Where's the Hero?
Our Bollywood jassoos tells us that all is not well on the sets of Madhur Bhandarkar's much-awaited Heroine.
>> Our Bollywood jassoos tells us that all is not well on the sets of Madhur Bhandarkar’s much-awaited Heroine.
Apparently, Arjun Rampal, the film’s hero, realising he barely has a role in the film (what was he thinking when he signed on, duh, it’s called Heroine!) is not giving the film the required attention.
“He’s giving more priority to Prakash Jha’s Chakravyuha, we were informed. Tch Tch Arjun!
The Infosys Progeny
>> While a section of corporate and political folk are marking their diaries to attend Rohini and Nandan Nilekani’s daughter’s wedding in Bangalore next month, news comes in that fellow Infosys founder SD Shibulal’s daughter Shruti, who had made her mark with her fine dining restaurant Caperberry in Bangalore has announced the launch of her 30-room boutique hotel Tamara in Coorg. We cannot help admiring the manner in which the Infosys founders’ kids have conducted their lives.
Unfettered by the baggage of their legacy, they have forged new and exciting paths in areas unknown, such fashion, hospitality, and finance. Akshata, Narayana Murthy’s first born, after time spent in the corporate world, has ventured into an eponymously named clothing line.
Former joint Infosys MD N S Raghavan’s sons, Sriram and Anand, are venture capitalists. Narayana Murthy’s son Rohan who married Lakshmi Venu, of the TVS Motors’ family is a Microsoft Fellow, doing a doctorate in computer science from Harvard University.
Nilekani’s son Nihaar is an undergrad at Yale University. It looks like besides their well-upholstered trust funds, and upholding the strong ethical value of the Infoysys founding fathers to keep family and business separate the progeny have an Ivy League education in common and a sense of adventure! We like!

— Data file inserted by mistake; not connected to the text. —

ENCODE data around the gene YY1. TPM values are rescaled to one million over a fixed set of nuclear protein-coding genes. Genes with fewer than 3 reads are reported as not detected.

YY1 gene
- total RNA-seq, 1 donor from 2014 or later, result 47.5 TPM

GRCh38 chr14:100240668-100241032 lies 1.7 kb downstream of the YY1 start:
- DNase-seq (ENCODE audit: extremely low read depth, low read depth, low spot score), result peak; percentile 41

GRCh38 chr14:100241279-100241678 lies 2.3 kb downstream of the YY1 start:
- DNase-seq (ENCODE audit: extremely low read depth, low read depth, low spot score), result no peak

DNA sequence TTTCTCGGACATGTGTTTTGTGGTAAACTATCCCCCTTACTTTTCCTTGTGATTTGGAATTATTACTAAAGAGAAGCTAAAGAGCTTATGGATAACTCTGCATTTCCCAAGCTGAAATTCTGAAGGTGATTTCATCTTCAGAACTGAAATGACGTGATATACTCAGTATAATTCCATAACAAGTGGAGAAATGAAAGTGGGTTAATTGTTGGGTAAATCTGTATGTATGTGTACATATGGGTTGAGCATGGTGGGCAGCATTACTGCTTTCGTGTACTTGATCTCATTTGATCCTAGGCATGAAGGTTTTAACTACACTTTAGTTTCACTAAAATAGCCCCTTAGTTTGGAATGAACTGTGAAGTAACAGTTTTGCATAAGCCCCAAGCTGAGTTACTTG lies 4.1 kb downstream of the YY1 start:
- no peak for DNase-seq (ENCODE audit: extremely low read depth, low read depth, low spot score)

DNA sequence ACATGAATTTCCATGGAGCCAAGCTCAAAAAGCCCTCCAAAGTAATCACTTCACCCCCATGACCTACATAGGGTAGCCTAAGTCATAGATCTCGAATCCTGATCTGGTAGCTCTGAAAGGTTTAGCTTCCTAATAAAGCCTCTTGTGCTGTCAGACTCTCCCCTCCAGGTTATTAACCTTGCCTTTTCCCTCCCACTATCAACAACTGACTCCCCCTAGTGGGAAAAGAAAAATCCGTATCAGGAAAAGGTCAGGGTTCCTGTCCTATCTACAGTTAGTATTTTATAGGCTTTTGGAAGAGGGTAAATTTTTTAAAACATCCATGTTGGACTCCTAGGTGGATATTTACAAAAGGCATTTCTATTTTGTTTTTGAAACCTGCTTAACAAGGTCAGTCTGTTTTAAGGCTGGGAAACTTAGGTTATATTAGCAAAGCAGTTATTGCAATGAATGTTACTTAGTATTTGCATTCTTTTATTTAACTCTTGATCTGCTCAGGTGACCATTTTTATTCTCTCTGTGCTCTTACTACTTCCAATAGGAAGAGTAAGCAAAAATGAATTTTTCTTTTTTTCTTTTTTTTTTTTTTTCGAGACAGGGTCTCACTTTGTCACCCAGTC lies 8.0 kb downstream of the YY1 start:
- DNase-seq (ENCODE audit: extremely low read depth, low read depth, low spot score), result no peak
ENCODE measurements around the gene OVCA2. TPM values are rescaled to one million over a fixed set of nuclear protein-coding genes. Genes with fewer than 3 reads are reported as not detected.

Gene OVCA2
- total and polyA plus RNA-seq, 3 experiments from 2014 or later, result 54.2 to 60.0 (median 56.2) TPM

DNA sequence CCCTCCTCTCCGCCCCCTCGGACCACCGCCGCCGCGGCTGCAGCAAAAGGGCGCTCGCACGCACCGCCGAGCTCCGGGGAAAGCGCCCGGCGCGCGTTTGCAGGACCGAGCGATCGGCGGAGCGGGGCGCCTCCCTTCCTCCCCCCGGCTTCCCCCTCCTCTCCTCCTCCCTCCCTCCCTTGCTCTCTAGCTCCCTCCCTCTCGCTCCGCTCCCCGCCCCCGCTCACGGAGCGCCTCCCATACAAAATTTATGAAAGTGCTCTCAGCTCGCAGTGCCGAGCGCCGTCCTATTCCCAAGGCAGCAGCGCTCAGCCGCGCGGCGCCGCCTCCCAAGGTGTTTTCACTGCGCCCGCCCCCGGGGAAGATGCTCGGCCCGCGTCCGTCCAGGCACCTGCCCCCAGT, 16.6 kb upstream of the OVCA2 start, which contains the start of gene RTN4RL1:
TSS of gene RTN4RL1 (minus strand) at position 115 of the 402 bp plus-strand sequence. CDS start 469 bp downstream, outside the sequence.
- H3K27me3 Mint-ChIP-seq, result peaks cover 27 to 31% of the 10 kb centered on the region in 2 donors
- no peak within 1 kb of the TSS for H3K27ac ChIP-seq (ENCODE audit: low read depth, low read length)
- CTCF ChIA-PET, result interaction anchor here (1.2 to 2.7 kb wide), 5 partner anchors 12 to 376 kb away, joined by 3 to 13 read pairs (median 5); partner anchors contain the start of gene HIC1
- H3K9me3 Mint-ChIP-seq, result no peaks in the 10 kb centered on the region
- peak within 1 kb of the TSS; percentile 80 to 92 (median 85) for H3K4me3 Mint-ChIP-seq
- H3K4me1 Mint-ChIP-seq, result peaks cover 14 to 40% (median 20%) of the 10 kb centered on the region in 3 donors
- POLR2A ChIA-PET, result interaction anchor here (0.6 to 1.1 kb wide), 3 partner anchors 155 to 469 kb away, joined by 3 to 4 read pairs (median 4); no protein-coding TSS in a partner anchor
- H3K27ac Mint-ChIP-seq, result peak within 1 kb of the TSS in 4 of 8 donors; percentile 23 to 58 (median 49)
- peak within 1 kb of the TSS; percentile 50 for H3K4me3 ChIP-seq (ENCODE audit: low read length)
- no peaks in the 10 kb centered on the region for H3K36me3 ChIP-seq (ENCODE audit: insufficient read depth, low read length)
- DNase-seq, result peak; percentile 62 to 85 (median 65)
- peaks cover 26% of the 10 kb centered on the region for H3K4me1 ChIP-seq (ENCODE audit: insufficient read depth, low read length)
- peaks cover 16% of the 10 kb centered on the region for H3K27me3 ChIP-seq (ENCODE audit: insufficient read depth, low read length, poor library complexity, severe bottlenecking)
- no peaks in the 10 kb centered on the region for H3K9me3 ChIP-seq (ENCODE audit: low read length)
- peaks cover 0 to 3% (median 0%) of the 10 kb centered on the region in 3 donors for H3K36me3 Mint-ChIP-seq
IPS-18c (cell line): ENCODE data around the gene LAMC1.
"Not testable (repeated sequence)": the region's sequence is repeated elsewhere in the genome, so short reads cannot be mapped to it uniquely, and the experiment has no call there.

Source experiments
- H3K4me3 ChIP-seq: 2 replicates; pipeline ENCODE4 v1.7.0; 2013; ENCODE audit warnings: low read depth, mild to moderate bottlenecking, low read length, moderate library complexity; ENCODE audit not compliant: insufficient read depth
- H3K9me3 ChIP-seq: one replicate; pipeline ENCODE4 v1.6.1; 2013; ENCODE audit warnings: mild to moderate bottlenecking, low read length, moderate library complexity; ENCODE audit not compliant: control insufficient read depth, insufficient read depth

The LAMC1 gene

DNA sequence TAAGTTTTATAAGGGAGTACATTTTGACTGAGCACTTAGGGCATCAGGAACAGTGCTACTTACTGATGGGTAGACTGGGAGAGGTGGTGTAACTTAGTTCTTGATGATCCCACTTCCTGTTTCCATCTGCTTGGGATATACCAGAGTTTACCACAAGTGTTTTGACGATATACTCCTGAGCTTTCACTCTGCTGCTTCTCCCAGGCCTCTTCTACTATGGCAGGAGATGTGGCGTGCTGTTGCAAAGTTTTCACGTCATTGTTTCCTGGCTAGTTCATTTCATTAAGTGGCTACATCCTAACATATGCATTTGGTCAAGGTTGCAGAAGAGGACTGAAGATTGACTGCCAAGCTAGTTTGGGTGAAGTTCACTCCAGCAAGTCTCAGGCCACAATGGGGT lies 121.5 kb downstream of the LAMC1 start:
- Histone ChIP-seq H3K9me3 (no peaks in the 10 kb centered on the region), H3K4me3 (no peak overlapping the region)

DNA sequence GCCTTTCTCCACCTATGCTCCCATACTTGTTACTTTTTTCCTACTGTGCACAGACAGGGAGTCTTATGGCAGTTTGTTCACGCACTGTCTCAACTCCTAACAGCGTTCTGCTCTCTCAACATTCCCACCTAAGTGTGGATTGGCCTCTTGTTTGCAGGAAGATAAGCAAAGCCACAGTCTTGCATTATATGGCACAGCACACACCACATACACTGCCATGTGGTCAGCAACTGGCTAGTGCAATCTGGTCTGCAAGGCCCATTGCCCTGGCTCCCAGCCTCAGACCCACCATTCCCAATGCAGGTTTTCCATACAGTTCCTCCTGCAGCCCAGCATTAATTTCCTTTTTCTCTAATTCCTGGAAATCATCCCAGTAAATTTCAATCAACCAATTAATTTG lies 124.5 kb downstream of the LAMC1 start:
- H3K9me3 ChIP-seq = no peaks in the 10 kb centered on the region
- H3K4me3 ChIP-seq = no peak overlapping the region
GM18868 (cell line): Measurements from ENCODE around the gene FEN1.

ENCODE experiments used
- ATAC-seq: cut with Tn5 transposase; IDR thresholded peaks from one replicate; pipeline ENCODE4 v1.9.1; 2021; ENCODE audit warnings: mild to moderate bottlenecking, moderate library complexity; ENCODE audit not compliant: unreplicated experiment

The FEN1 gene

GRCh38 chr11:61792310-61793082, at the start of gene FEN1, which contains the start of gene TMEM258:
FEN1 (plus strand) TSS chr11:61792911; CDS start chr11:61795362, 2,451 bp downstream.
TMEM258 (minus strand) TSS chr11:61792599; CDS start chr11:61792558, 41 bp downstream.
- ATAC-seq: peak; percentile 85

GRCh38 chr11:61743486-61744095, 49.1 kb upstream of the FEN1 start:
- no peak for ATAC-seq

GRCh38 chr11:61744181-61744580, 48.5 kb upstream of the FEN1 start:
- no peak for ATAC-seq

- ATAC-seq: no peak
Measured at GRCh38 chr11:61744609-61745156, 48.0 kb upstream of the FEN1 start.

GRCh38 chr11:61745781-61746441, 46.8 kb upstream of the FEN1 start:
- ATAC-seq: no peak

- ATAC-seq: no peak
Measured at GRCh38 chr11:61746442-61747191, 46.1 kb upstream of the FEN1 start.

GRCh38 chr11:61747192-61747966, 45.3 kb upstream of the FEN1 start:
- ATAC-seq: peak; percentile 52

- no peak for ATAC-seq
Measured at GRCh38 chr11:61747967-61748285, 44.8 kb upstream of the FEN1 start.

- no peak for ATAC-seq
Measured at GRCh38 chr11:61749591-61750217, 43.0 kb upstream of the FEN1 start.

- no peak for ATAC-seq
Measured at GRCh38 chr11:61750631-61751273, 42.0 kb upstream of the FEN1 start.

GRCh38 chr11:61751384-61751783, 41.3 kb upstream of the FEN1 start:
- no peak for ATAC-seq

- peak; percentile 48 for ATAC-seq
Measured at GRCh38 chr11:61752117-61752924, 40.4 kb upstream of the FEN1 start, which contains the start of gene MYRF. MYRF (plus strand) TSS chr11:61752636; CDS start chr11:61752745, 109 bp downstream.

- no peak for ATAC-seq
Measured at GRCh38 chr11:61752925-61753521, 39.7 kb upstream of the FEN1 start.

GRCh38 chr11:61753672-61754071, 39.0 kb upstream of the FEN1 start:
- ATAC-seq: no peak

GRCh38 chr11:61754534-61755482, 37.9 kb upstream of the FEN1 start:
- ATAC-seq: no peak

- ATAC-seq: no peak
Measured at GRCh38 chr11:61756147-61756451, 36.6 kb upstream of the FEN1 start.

Sussanne Facebook Imposter outed
>> The Khans have always been known for their temper. And it was on virtual display when Sussanne Roshan’s family took cudgels on her behalf when an imposter appropriated her Facebook identity recently.
“Beware, Sussanne K Roshan on my friends list is an imposter,” posted actor Fardeen Khan, her cousin, before reading the riot act to the imposter, “Dear imposter,” he said, “You are not only stupid but also very dumb to send me a message of all people and expect not to get found out. Either educate yourself in the art of deception or get help. The latter would be more beneficial to you in the long run.
My best wishes.” Her sister jeweler Farah Khan Ali was more educative: “Dear friends on FB. There are so many fake profiles going out here and most of you are so eager to befriend that don’t bother to check via a phone call or e-mail if the profile belongs to your friend. I will state again that the account of my sister Sussanne K Roshan is a fake account and Sussanne is NOT on FB. So do report the account and unfriend immediately. Thanks.” Noted gratefully and duly un-friended, we should add.
Hairstylist to Royalty